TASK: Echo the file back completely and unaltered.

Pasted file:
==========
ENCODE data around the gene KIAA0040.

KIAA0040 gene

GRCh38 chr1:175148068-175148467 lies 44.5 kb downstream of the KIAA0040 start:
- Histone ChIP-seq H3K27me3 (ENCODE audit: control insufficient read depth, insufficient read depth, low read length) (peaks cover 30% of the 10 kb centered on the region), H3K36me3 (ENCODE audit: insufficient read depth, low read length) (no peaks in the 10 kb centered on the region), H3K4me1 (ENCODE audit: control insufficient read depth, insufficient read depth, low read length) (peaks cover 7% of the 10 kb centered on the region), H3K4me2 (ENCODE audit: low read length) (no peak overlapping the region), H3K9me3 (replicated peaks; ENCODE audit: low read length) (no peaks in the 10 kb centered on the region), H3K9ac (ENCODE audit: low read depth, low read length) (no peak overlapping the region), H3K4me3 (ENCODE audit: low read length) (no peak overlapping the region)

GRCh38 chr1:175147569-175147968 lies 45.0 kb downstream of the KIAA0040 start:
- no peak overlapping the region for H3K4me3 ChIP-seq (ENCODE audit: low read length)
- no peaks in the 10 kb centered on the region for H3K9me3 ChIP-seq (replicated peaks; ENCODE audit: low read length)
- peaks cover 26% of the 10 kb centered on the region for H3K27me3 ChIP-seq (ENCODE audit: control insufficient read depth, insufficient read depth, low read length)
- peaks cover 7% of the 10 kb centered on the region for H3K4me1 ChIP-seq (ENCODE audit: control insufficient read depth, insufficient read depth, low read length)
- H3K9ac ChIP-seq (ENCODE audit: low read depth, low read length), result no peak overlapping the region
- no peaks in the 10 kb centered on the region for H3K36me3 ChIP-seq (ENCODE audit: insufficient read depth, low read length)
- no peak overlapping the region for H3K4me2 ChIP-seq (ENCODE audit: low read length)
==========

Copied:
ENCODE data around the gene KIAA0040.

KIAA0040 gene

GRCh38 chr1:175148068-175148467 lies 44.5 kb downstream of the KIAA0040 start:
- Histone ChIP-seq H3K27me3 (ENCODE audit: control insufficient read depth, insufficient read depth, low read length) (peaks cover 30% of the 10 kb centered on the region), H3K36me3 (ENCODE audit: insufficient read depth, low read length) (no peaks in the 10 kb centered on the region), H3K4me1 (ENCODE audit: control insufficient read depth, insufficient read depth, low read length) (peaks cover 7% of the 10 kb centered on the region), H3K4me2 (ENCODE audit: low read length) (no peak overlapping the region), H3K9me3 (replicated peaks; ENCODE audit: low read length) (no peaks in the 10 kb centered on the region), H3K9ac (ENCODE audit: low read depth, low read length) (no peak overlapping the region), H3K4me3 (ENCODE audit: low read length) (no peak overlapping the region)

GRCh38 chr1:175147569-175147968 lies 45.0 kb downstream of the KIAA0040 start:
- no peak overlapping the region for H3K4me3 ChIP-seq (ENCODE audit: low read length)
- no peaks in the 10 kb centered on the region for H3K9me3 ChIP-seq (replicated peaks; ENCODE audit: low read length)
- peaks cover 26% of the 10 kb centered on the region for H3K27me3 ChIP-seq (ENCODE audit: control insufficient read depth, insufficient read depth, low read length)
- peaks cover 7% of the 10 kb centered on the region for H3K4me1 ChIP-seq (ENCODE audit: control insufficient read depth, insufficient read depth, low read length)
- H3K9ac ChIP-seq (ENCODE audit: low read depth, low read length), result no peak overlapping the region
- no peaks in the 10 kb centered on the region for H3K36me3 ChIP-seq (ENCODE audit: insufficient read depth, low read length)
- no peak overlapping the region for H3K4me2 ChIP-seq (ENCODE audit: low read length)